Carbohydrates are organic compounds. They consist of three main elements: carbon, hydrogen and oxygen. Common carbohydrates include starch and sugars.
There are three types of carbohydrate molecule:
- Monosaccharides, which contain a single sugar unit
- Disaccharides, which are made up of two monosaccharides
- Polysaccharides, which are multiple monosaccharides linked together
Monosaccharides have the same general molecular formula: C6H12O6. Because of the number of carbon atoms, each is a hexose. Glucose, galactose and fructose are monosaccharides. Glucose is the main source of energy for many organisms.
Sucrose, lactose and maltose are three common disaccharides.
- Sucrose (common table sugar) = glucose + fructose
- Lactose (major sugar in milk) = glucose + galactose
- Maltose (product of starch digestion) = glucose + glucose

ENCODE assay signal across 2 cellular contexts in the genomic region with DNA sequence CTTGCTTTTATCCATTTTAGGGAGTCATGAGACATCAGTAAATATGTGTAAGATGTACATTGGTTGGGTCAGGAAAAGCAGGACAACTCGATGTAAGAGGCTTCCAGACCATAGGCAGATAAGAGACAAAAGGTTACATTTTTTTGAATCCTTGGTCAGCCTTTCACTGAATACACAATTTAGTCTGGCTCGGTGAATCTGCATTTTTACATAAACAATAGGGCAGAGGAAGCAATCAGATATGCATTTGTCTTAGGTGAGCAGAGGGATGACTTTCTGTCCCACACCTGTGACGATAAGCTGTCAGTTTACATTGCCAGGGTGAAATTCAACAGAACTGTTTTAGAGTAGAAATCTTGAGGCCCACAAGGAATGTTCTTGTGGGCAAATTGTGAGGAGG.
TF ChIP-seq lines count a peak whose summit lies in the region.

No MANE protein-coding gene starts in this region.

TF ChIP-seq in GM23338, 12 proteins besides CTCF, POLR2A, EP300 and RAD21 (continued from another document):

Starch is the most abundant polysaccharide. It is a mixture of the two compounds amylose and amylopectin. Amylose is made up of unbranched chains of several hundred glucose residues which are linked by a glycosidic bond between their α(1,4) carbon atoms. Amylopectin is a highly branched structure which could consist of several hundred glucose residues.
The main thing to remember is that carbohydrates can only be absorbed in the form of monosaccharides. Complex carbohydrates in the food are reduced to disaccharides (mainly maltose) by salivary and pancreatic amylase. Brush border enzymes convert disaccharides into monosaccharides (glucose, galactose).